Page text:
Thursday, April 19, 2012

LEI index points to improving economy but is it reliable?

Economic numbers out of the US continue to surprise to the downside. Just today the jobless claims came in higher than expected. The Philadelphia Fed activity came in lower than expected. Existing home sales were down 2.6% month over month versus up 0.7% per economists' survey. The Citigroup US Economic Surprise Index is continuing to trend down.

Citigroup US Economic Surprise Index

It was therefore strange to see the Conference Board US Leading Economic Indicator (LEI) beating expectations to the upside. Does it mean that LEI is ahead of the game and is pointing to improved economic conditions in the near future? Not necessarily. The chart below compares LEI with the US existing home sales data.

LEI (LHA, white) vs existing home sales (RHA, orange, MM homes)

In the past decade, at least compared to US home sales, LEI was actually more of a lagging indicator. This doesn't mean that LEI is irrelevant, but it does indicate that LEI may not always signal an improving economy. Below are the components of the index, some of which may have a considerable amount of "noise".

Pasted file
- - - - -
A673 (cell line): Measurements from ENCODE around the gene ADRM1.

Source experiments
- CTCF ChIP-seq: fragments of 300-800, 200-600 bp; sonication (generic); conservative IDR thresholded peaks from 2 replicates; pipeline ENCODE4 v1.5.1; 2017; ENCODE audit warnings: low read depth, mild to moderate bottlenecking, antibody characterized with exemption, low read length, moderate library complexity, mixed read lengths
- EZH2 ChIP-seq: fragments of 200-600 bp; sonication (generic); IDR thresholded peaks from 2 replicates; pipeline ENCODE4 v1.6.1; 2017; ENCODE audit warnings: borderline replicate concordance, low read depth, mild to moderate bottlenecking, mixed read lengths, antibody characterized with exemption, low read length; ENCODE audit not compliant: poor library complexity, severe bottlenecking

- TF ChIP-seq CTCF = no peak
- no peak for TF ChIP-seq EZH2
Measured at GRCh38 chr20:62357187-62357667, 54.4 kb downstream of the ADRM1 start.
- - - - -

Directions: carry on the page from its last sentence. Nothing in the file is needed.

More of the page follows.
1. Average weekly hours, manufacturing
2. Average weekly initial jobless claims
3. Manufacturing new orders, consumer goods and materials
4. ISM new orders, consumer
5. Manufacturers' new orders, nondefense capital
6. Building permits, new private housing units
7. Stock prices
8. Leading Credit Index
9. Interest rate spread (10 treasury yield less fed funds)
10.Average consumer expectations
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